Reading the anthropologist Maurice Bloch's influential paper about different kinds of time (1977), Bradley adopted early on Bloch's distinction between 'ritual' time and the time of 'everyday' life (Bradley 1984: 63). Based on an analysis of Balinese concepts of time, Bloch argued that ritual communication, especially in highly hierarchical societies, refers to an eternal and timeless social structurecontrary to everyday life which refers to the time of empirical experience. A ritually mystified 'nature', consisting of concepts and categories of time and persons divorced from everyday experience, makes social hierarchies stable, because it hides its true origins and character: inequality appears to be an inevitable part of an ordered system (Bloch 1977). Transferring these ideas to archaeology, Bradley explained the modelling of Stonehenge on an already then ancient prototype and the later re-use of ancient monuments as deliberate attempts to establish a ritual time. This was in the interest of a particular section of society, which sought to legitimate a particular social order by the authority of a seemingly timeless 'nature' (Bradley 1987: 3; 1991: 217).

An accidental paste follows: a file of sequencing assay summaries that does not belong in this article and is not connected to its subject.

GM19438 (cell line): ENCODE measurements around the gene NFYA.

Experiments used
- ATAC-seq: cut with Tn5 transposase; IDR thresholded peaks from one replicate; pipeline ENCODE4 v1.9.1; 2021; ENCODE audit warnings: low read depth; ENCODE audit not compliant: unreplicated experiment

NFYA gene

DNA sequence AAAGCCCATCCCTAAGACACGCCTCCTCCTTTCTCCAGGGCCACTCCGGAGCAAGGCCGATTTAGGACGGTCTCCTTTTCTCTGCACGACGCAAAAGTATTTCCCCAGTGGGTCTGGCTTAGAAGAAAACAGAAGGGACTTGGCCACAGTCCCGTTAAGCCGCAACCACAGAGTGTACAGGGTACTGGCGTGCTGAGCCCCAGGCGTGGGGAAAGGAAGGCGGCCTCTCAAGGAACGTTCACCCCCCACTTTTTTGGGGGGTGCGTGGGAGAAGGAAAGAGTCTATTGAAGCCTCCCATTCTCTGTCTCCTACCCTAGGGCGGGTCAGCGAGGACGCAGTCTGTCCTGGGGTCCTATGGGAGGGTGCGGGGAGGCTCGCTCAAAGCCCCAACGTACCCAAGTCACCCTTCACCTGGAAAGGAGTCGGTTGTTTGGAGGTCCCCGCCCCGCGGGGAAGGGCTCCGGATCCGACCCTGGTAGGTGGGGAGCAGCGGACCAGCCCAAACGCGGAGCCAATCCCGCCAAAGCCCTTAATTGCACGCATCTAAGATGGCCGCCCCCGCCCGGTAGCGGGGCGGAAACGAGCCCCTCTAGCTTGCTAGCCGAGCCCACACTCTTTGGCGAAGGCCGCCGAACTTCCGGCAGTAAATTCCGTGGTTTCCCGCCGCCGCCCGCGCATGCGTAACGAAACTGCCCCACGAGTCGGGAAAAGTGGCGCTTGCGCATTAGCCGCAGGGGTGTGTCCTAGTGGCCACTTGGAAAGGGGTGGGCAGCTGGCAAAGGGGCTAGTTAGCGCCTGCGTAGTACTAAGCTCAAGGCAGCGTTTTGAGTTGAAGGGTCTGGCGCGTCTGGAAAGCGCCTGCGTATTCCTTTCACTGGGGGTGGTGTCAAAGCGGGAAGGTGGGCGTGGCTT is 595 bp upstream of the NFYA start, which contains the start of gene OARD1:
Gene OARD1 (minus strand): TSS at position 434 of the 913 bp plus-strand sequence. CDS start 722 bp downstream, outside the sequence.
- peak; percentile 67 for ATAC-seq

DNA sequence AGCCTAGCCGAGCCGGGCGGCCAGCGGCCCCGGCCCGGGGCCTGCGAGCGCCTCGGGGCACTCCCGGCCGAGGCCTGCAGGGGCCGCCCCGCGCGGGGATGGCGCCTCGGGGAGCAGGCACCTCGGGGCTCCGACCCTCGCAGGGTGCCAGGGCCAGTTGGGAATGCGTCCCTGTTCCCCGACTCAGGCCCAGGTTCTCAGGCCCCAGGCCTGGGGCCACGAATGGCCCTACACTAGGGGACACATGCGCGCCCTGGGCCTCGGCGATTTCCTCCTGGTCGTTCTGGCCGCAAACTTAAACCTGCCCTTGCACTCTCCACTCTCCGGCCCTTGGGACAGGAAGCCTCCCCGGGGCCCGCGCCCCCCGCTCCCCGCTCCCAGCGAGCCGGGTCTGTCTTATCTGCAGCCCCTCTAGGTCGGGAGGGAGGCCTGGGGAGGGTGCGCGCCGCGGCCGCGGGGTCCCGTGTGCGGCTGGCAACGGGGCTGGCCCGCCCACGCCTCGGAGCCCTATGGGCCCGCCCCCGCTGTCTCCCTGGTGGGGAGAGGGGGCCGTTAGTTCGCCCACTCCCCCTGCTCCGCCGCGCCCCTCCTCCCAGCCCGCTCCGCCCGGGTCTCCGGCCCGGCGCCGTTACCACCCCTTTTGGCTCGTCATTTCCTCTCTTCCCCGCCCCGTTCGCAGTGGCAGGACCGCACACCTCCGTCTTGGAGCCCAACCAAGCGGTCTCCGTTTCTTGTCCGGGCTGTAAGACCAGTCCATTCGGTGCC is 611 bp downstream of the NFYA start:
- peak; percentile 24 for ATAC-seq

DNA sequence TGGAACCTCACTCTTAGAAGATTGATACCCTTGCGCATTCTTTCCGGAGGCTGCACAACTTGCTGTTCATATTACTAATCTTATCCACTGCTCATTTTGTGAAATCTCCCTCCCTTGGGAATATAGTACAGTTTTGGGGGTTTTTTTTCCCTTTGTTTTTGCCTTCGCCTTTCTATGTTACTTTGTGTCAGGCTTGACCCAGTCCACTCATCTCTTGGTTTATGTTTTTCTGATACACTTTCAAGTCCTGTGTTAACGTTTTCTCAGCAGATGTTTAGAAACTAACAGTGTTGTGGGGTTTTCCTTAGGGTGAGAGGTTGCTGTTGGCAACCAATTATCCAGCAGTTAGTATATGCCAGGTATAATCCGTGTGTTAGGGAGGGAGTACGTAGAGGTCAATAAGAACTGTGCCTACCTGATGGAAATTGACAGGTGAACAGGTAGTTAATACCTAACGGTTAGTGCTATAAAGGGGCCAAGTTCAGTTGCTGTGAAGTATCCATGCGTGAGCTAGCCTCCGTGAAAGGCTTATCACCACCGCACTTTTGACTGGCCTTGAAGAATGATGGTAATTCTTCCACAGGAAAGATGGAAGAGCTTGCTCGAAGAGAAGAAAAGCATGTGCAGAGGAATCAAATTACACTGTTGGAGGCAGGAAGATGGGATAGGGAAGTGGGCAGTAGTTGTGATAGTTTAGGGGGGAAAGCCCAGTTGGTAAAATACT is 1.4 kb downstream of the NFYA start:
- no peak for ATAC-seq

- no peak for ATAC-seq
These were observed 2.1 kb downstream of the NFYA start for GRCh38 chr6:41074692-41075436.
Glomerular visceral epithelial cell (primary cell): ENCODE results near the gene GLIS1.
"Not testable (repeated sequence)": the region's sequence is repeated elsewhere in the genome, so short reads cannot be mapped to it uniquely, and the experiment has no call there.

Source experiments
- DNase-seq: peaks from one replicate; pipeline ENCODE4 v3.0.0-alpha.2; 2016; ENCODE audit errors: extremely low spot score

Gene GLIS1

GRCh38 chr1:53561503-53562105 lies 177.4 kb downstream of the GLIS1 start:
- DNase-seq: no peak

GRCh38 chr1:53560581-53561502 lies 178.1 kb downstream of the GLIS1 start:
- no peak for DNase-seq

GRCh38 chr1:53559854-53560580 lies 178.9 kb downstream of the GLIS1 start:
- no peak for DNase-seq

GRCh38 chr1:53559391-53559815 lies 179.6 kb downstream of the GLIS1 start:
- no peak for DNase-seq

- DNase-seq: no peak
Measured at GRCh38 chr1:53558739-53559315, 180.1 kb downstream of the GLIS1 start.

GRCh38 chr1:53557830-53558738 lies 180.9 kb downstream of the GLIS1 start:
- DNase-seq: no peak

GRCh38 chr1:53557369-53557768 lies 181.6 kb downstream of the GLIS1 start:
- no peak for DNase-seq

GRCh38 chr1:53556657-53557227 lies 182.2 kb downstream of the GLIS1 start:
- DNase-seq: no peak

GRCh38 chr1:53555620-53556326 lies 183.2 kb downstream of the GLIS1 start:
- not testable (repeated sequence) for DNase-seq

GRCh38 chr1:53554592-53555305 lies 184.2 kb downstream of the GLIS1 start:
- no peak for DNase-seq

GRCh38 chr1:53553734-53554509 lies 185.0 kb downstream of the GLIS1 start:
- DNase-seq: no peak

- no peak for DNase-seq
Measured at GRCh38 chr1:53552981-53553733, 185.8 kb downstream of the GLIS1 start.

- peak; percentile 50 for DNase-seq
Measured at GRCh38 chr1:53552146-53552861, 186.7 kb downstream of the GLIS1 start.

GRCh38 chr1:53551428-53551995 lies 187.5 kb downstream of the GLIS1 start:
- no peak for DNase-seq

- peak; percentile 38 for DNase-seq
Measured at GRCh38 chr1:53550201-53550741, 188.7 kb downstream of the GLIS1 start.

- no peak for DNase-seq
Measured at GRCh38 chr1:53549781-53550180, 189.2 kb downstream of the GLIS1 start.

However, Bloch's account has subsequently been seriously challenged by various anthropologists, on both empirical and logical grounds. They disputed his evidence and suggested different interpretations of time concepts in Balinese culture. Moreover, M.Bourdillon (1978: 596) pointed out that although ritual can indeed be used to reinforce social hierarchy, it can also be used to challenge the abuse of authority and therefore support opposition and change. In the light of what his critics said, it is an open question of what benefit Bloch's paper can be for either current anthropology or archaeology.
Bradley drew a second inspiration in his work from the concept of 'invented traditions'. Referring to several examples around Yeavering, he argued that the selective re-use and reconstruction of prehistoric monuments in the post-Roman period was not due to very long ritual continuities but "equivalent to the composition of prestigious but fictitious genealogies", i.e. an invented past in the interest of a particular family or lineage in society (Bradley 1987: 10; see also 1993: 116119).